It is official now, there is a press release and everything. Troy Tulowitzki and LaTroy Hawkins for Jose Reyes, Jeff Hoffman, Miguel Castro and Jesus Tinoco. Alex never fails to surprise.
In the past year Alex has taken 3 positions that I really didn't think of as weaknesses, and improved them.
- I thought Brett Lawrie was an ok third baseman, someone that could maybe grow into something better, but could handle the spot. Alex upgrades to Josh Donaldon.
- Dioner Navarro had a far better season than I'd hoped for, in 2014, at least offensively, and his defense I figured we could live with, but Alex signs Russell Martin.
- And Reyes? His defense was lacking (yes understatement), but he was a good a SS as there was in the AL East. And I thought he, with that contract, just couldn't be traded. But Alex gets someone that is massively better on defense and offense.
He certainly doesn't work like most GM's. Most GM's would work at the obvious weaknesses of the team. Alex has been improving the strength of the team, the offense (and making the defense better too).
So when you see comments about the Blue Jays not needing Troy Tulowitzki because scoring runs wasn't the team's problem, ignore them. There are no diminishing returns to scoring more runs; there is no point on offense to where the marginal value of a run scored is worth less than preventing a run from being allowed on defense. All that matters is the differential between runs scored and allowed, and you don't get any extra credit for being above average at both as opposed to dominating in one and surviving at the other.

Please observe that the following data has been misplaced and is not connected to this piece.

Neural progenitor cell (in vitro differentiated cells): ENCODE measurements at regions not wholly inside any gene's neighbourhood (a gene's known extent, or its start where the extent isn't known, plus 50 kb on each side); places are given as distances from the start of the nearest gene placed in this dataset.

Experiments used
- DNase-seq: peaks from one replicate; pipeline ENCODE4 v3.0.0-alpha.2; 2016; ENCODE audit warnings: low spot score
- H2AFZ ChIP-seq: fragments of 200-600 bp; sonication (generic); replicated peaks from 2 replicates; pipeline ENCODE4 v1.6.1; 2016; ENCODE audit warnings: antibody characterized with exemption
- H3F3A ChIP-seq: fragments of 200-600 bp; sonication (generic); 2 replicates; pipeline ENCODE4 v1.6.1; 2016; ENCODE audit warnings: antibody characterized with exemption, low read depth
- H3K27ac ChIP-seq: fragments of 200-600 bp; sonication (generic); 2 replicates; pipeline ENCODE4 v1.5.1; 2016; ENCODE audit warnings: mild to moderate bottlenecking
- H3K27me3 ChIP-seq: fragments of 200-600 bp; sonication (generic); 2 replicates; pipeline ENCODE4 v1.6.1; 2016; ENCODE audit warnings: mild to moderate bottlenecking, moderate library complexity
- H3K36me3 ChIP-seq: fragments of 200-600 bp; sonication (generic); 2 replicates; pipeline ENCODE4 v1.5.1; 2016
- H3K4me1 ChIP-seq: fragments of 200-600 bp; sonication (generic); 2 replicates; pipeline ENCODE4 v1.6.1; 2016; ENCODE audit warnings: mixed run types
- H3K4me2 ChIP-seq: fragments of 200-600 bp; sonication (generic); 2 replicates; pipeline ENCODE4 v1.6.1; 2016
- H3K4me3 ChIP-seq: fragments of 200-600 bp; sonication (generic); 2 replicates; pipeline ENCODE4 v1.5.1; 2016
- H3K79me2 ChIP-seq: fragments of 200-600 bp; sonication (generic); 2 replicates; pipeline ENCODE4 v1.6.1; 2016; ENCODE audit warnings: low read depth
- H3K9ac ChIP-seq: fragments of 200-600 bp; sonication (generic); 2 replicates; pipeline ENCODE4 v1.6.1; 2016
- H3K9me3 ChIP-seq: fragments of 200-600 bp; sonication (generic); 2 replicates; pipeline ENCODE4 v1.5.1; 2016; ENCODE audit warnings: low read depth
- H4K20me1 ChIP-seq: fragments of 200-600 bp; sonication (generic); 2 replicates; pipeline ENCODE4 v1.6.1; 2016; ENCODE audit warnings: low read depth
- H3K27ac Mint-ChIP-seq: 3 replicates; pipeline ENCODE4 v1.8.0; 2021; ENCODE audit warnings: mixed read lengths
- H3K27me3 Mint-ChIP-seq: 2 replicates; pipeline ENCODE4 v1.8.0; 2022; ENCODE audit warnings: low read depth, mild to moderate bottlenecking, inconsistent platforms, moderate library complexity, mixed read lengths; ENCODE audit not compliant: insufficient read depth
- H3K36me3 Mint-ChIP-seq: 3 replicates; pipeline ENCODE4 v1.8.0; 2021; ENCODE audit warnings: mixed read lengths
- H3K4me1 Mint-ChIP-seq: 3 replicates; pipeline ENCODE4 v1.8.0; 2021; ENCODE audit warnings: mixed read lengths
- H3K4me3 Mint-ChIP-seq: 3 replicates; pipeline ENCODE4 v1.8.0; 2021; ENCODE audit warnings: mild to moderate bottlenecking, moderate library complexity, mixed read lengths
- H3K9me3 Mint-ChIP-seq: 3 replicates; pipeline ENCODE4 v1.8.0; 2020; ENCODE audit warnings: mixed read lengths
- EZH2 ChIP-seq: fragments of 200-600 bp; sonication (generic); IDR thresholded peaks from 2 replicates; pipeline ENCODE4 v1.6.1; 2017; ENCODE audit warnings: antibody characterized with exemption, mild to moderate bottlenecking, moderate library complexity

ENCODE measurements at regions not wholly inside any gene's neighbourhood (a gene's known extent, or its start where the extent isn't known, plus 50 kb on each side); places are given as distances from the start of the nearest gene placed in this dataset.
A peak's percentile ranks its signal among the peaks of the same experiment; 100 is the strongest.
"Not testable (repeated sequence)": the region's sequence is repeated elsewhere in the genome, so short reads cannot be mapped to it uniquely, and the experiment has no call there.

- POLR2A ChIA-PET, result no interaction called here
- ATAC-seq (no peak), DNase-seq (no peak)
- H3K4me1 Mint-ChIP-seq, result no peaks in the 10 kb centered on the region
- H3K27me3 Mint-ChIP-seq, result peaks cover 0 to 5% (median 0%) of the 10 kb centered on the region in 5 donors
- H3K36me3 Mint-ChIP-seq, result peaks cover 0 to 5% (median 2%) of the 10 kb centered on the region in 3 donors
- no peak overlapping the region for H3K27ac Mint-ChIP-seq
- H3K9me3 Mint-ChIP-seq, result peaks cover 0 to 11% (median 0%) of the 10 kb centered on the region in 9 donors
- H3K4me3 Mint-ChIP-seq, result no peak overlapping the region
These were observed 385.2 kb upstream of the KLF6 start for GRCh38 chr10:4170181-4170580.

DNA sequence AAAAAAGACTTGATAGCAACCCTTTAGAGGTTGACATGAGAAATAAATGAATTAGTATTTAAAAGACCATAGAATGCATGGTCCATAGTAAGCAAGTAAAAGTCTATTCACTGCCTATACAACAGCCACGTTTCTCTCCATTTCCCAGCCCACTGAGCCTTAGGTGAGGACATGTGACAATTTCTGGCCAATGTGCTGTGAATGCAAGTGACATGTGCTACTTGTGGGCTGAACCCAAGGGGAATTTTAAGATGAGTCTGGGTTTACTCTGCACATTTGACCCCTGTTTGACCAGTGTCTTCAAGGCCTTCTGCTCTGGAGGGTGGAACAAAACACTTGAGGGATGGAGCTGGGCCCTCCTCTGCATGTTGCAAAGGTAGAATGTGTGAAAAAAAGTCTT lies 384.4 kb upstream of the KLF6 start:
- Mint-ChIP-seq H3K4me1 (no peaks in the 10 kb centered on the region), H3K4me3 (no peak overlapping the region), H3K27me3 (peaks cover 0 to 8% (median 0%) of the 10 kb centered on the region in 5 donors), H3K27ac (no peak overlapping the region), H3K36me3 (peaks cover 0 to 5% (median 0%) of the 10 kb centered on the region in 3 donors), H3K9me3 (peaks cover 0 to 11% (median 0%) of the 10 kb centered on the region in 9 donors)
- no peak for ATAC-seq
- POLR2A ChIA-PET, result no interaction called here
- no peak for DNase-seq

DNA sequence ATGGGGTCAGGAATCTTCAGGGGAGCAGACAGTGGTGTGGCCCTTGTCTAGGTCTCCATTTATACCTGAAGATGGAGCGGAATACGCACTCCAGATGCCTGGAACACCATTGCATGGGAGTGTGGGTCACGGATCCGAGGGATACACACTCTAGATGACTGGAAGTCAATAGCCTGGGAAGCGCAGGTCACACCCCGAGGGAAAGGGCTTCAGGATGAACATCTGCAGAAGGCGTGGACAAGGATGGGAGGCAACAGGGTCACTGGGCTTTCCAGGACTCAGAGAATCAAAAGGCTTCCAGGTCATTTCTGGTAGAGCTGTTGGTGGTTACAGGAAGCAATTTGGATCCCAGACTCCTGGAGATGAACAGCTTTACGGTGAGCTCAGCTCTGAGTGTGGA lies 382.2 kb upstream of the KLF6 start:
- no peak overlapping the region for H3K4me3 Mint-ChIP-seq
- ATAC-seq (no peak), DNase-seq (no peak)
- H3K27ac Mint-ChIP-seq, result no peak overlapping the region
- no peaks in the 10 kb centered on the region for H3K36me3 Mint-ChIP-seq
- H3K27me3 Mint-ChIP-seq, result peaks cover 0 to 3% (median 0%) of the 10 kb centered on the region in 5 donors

Anthopoulos first asked the Rockies about Tulowitzki during the winter, but the Rockies would not take back shortstop Jose Reyes as part of the return.
So, Anthopoulos tried again in May. No change. Then again in July. Some movement. At the All-Star break, more movement.
And then, late Monday night, bingo.
I think (the Jays) got an excellent player at a very affordable price. As long as Tulowitzki remains healthy, he will continue to be the best shortstop in the game for the foreseeable future. At some point (probably before the end of this contract) he won't be, but the Jays are making this deal primarily for 2015.
Off Tulowitzki went, out the clubhouse's back door, fittingly enough. The Rockies had done him just like that, backdoored him and floored him, 10 years gone just like that, a reminder that spoken agreements are only as good as the people doing the speaking. In the end, the Rockies felt like they owed Tulowitzki nothing, and that's business, brutal and unforgiving and, more than anything when it comes to the Rockies, typical.
If there's one thing you can say about this era of Rockies baseball, one that has included five straight seasons with 73 or more losses, it's that the team has shown a knack for executing big-ticket trades as ham-fistedly as possible.
What a trade.
Hawkins said he had been texting with an equally excited Tulowitzki, whom he's excited about playing with in Toronto. The logistics will be well worth it if the players help the Jays' postseason dreams materialize.